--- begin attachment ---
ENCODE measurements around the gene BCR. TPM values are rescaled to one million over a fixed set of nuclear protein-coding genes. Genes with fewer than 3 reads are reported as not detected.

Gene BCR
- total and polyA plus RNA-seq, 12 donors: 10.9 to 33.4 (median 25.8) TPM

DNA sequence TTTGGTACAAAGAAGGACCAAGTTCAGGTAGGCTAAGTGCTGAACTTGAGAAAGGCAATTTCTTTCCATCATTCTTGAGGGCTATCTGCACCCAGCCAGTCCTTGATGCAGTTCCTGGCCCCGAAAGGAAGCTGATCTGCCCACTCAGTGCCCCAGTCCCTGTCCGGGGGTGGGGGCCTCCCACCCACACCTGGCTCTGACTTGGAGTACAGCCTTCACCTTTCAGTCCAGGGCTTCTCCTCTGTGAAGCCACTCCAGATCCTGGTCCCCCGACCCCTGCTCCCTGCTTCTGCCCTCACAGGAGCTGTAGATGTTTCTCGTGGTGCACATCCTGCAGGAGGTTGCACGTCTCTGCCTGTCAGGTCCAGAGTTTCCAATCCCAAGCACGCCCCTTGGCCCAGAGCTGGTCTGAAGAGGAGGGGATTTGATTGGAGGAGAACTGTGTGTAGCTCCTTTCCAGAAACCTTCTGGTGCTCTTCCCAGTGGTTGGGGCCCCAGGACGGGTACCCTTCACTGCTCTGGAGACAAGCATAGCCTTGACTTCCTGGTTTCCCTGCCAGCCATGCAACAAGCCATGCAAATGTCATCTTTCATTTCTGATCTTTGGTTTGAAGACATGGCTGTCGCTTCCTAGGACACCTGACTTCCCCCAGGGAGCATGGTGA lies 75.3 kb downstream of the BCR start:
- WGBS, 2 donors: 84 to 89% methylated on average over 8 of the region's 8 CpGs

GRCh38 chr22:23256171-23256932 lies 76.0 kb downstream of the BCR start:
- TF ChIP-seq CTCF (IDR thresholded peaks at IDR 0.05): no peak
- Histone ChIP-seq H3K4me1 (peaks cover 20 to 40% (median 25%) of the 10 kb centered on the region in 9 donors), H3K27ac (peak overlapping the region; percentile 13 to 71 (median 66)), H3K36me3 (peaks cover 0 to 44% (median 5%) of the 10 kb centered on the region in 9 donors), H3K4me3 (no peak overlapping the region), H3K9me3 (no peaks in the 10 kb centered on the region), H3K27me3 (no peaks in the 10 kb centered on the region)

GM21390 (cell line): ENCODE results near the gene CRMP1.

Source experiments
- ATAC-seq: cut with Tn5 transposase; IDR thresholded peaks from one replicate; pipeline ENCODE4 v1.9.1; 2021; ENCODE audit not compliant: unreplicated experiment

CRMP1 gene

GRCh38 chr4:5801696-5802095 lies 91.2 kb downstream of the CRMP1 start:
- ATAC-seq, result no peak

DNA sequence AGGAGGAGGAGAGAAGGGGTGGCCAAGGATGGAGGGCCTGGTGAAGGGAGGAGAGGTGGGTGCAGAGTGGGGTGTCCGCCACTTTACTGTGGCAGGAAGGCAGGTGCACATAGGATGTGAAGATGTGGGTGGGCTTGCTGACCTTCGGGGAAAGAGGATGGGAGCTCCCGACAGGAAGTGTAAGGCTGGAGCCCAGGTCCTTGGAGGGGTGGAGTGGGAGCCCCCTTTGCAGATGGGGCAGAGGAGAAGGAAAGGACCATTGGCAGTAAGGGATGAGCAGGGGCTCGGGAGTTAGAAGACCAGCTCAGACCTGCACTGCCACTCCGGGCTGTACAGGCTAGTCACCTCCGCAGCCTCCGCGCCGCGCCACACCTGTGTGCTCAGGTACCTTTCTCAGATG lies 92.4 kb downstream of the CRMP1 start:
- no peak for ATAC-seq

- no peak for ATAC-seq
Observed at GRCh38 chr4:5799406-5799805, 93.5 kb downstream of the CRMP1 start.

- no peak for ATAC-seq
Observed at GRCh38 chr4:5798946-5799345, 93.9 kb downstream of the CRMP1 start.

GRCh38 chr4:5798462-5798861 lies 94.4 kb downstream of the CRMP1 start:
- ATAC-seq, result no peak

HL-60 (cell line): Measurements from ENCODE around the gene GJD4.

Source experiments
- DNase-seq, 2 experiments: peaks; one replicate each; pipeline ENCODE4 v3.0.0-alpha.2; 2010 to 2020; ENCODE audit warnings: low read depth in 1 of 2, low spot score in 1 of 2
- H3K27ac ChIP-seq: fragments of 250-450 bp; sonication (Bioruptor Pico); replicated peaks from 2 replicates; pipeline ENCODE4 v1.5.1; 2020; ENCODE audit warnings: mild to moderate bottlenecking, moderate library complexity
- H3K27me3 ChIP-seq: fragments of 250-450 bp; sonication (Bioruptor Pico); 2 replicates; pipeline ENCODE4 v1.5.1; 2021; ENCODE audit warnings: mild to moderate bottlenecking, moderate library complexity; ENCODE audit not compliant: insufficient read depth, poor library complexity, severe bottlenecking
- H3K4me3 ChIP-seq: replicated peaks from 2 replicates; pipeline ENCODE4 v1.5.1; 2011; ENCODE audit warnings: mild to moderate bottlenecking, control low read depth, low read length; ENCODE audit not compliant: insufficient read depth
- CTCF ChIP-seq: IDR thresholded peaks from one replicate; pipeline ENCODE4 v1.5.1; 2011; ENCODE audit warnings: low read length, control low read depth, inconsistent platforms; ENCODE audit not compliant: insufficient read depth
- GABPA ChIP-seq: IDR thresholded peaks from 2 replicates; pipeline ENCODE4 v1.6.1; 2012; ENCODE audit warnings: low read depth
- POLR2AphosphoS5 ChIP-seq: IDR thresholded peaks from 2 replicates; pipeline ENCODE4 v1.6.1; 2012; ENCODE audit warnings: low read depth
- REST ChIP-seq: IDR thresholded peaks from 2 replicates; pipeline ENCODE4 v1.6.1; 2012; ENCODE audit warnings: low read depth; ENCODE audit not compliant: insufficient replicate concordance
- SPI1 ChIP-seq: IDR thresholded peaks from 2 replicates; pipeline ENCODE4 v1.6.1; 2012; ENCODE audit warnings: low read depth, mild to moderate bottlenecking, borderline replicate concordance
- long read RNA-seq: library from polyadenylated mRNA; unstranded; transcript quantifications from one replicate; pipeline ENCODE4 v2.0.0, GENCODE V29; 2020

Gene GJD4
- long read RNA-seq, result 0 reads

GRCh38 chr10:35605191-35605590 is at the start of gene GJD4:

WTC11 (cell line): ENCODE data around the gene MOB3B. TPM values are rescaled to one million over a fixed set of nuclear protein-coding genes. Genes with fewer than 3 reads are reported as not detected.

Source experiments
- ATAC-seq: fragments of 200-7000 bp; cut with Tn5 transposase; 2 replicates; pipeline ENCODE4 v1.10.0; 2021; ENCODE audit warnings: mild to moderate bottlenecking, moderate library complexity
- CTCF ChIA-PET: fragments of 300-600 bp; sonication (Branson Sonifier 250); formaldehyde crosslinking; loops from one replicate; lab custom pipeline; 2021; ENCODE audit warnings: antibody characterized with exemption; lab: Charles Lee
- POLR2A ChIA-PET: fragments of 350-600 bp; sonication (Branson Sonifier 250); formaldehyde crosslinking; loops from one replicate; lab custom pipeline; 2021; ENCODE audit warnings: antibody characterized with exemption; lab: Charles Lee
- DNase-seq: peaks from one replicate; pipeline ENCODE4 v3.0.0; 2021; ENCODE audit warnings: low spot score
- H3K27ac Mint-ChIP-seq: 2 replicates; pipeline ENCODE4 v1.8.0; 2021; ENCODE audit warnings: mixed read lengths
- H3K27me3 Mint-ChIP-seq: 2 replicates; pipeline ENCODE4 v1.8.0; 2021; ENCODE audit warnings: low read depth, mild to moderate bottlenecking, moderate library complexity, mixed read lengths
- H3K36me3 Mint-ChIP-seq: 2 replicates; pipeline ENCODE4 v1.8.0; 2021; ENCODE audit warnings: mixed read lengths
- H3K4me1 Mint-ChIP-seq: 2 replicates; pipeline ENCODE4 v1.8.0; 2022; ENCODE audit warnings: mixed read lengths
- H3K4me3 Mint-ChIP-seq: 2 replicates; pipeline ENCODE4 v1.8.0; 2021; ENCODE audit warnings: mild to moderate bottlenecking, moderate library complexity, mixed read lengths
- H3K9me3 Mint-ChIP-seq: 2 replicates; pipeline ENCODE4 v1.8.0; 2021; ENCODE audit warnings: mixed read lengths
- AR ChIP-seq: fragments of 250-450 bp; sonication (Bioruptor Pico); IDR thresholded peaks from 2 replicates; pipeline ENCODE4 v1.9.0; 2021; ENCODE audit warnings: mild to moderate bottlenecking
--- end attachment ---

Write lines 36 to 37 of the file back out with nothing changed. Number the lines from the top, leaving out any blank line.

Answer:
- long read RNA-seq, result 0 reads

GRCh38 chr10:35605191-35605590 is at the start of gene GJD4: